right. I've been idle too long. I need to be me again, not some
picture on a page, not some hero." (But what could I do,) she
wondered, (without having cameras all around me every hour of the

"I've got an idea for you," Gerald said, "but I don't want
to talk about it right now. I'll tell you on the shuttle and
give you some time to think about it." It wasn't like Gerald to
keep a secret. Whatever he had in mind must have been important.
"What do you think about when you live in the past like that?" he
asked, changing the subject.

"My husband, mostly. Sometimes I think about the Academy,
or the war. Serving with Noriko. There's a lot that happened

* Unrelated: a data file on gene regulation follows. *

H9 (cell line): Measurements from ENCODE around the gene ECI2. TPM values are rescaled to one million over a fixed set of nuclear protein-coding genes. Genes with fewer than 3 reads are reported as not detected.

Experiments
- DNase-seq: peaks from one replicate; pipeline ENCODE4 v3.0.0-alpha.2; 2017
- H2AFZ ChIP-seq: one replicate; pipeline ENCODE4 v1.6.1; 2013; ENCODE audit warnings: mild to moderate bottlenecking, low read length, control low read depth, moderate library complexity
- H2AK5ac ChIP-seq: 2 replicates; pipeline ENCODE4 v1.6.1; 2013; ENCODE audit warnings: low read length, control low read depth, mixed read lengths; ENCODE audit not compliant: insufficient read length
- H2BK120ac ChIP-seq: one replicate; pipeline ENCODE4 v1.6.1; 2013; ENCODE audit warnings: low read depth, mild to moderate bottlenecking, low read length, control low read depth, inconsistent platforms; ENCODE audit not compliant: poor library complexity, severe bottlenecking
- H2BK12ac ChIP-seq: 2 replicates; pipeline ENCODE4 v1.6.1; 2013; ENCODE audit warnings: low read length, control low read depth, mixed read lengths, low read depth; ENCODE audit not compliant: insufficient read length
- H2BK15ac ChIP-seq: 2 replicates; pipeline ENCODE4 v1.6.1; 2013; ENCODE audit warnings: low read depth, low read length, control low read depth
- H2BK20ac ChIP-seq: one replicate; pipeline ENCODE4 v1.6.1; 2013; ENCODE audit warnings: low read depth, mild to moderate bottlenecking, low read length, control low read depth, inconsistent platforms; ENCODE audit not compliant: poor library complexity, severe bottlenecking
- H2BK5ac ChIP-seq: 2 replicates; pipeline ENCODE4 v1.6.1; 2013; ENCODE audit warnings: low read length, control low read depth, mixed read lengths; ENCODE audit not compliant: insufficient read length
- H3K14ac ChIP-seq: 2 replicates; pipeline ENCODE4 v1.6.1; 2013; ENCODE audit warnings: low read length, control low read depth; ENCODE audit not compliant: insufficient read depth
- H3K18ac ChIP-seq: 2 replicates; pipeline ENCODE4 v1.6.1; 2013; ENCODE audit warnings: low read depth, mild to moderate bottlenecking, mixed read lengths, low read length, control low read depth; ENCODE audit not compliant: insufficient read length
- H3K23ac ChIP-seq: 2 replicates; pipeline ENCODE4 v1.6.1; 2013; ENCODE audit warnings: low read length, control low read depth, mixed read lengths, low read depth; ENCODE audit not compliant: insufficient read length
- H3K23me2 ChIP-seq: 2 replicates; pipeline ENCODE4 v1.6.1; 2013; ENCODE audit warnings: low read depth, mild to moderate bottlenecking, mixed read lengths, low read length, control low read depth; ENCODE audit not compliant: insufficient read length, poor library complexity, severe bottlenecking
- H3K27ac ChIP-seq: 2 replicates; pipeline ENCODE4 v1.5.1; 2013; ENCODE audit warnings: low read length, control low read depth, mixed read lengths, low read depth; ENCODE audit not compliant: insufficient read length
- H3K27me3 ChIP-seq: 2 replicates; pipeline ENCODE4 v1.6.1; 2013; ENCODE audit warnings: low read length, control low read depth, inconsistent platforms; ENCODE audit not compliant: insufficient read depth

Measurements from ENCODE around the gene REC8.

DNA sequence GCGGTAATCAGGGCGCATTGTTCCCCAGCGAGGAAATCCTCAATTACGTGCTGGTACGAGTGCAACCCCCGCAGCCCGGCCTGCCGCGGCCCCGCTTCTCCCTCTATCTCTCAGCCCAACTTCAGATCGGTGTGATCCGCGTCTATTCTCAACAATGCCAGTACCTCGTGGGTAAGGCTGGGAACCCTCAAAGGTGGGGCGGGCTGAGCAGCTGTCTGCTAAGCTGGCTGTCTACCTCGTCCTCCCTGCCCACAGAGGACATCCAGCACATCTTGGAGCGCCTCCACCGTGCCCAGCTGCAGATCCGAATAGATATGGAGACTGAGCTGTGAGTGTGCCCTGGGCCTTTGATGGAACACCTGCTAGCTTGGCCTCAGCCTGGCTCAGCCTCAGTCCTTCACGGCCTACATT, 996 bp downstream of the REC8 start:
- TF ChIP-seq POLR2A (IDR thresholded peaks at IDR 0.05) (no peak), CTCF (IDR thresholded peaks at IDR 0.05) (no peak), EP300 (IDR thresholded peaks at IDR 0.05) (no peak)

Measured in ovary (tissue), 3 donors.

that we never talk about, sometimes I find myself wishing it
could have been different. But Noriko and I are like sisters
now, so I guess in the end it doesn't really matter."

"If you ever want to talk about it, I'm always listening."

"I know." Kazumi gave Gerald's hand another grateful
squeeze. "No time like the present, I guess. I first met Noriko
one day at the Academy when she was being harrassed by some

Gerald listened as Kazumi told him the story, how she had
encouraged Noriko, given the younger girl a strip of cloth to
keep her hair out of her face; her shock when it was discovered
that Noriko was the daughter of the captain of the Luxion, one of
the first casualties in the war against the aliens, and that
Noriko was the second student chosen from the Academy to serve
aboard the cosmoship Exelion; meeting Jung Freud, the legendary
Russian "girl genius", and their first duel; the disastrous
encounter with the Luxion, returned from the depths of space.